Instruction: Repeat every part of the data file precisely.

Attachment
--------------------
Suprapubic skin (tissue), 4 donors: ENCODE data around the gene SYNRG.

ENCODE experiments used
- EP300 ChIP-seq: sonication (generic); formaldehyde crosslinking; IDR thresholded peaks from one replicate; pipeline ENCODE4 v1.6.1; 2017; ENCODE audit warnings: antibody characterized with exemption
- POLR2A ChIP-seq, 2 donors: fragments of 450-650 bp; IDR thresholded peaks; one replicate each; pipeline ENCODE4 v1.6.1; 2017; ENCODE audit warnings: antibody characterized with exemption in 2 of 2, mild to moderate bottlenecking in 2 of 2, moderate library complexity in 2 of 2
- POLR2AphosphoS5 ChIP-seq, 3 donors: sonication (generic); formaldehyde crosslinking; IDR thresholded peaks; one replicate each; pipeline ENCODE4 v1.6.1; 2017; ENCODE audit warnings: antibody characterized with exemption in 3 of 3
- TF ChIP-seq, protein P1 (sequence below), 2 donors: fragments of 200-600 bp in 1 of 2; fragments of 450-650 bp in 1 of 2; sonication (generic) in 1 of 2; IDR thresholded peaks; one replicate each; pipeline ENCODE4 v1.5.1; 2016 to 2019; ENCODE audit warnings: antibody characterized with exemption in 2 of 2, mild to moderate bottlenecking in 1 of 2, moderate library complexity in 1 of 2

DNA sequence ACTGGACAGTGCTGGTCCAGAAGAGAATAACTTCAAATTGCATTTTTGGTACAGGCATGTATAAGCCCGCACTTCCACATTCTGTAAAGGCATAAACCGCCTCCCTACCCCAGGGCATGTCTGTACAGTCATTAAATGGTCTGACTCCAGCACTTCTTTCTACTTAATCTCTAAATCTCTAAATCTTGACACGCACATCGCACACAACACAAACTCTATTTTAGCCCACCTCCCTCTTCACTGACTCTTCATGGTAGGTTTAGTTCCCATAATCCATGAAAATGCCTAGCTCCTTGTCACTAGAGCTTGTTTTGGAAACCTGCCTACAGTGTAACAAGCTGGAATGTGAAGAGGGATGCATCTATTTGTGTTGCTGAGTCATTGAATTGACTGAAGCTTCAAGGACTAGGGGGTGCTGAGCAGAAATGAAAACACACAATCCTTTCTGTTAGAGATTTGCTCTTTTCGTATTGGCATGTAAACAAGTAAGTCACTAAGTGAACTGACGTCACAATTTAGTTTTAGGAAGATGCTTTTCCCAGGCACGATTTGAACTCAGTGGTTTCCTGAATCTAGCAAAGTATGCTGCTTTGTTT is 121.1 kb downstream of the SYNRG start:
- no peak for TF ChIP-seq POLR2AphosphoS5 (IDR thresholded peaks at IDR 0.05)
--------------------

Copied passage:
Suprapubic skin (tissue), 4 donors: ENCODE data around the gene SYNRG.

ENCODE experiments used
- EP300 ChIP-seq: sonication (generic); formaldehyde crosslinking; IDR thresholded peaks from one replicate; pipeline ENCODE4 v1.6.1; 2017; ENCODE audit warnings: antibody characterized with exemption
- POLR2A ChIP-seq, 2 donors: fragments of 450-650 bp; IDR thresholded peaks; one replicate each; pipeline ENCODE4 v1.6.1; 2017; ENCODE audit warnings: antibody characterized with exemption in 2 of 2, mild to moderate bottlenecking in 2 of 2, moderate library complexity in 2 of 2
- POLR2AphosphoS5 ChIP-seq, 3 donors: sonication (generic); formaldehyde crosslinking; IDR thresholded peaks; one replicate each; pipeline ENCODE4 v1.6.1; 2017; ENCODE audit warnings: antibody characterized with exemption in 3 of 3
- TF ChIP-seq, protein P1 (sequence below), 2 donors: fragments of 200-600 bp in 1 of 2; fragments of 450-650 bp in 1 of 2; sonication (generic) in 1 of 2; IDR thresholded peaks; one replicate each; pipeline ENCODE4 v1.5.1; 2016 to 2019; ENCODE audit warnings: antibody characterized with exemption in 2 of 2, mild to moderate bottlenecking in 1 of 2, moderate library complexity in 1 of 2

DNA sequence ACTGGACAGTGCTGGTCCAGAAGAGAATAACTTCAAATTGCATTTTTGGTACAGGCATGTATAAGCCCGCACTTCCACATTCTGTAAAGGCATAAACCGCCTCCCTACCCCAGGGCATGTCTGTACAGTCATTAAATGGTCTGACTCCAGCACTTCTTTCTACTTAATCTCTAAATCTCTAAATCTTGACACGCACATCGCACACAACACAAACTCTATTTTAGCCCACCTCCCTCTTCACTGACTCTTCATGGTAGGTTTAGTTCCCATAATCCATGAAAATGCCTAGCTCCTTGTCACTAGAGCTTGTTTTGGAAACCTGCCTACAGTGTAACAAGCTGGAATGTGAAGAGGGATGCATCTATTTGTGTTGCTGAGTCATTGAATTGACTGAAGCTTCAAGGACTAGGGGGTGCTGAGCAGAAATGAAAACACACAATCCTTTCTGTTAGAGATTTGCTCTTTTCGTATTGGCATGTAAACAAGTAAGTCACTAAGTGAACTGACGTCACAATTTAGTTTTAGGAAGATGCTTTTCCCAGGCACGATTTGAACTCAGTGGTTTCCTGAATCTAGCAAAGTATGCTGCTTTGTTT is 121.1 kb downstream of the SYNRG start:
- no peak for TF ChIP-seq POLR2AphosphoS5 (IDR thresholded peaks at IDR 0.05)